Issue 1: Is meat and dairy consumption in developing countries all about taste and affordability?
When advocates plan their food consumption campaigns in low- and middle-income countries, is it wise to assume that the overwhelming reason people in these countries eat more meat and drink more milk is because these foods are getting cheaper and they appeal to people’s taste buds more than other kinds of food?
A growing body of academic research indicates that the food choices of individuals in developing countries are not simply a matter of the price or taste of the food itself.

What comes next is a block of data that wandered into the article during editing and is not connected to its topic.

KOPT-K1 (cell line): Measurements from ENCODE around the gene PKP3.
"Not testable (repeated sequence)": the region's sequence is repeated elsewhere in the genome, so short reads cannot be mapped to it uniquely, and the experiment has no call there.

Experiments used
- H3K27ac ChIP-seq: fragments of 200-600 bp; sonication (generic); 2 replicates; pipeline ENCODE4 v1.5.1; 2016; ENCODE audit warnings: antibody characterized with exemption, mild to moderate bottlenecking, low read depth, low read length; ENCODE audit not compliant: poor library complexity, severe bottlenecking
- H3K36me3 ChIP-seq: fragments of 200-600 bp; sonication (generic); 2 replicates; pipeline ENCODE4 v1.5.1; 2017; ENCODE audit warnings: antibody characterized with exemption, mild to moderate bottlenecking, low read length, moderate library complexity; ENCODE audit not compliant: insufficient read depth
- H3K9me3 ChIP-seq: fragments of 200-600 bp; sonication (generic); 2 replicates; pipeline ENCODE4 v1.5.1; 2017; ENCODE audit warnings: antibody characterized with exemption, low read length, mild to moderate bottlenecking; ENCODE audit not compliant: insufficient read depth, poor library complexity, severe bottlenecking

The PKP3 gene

Their choices are closely tied to deep-seated meanings, values, aspirations, personal identities, and a host of important contexts each individual associates with different foods (e.g. who they eat with, where they get their food).
This research insight suggests that there are benefits to be gained if advocates take into account such meanings as well as the contexts in which people consume their food.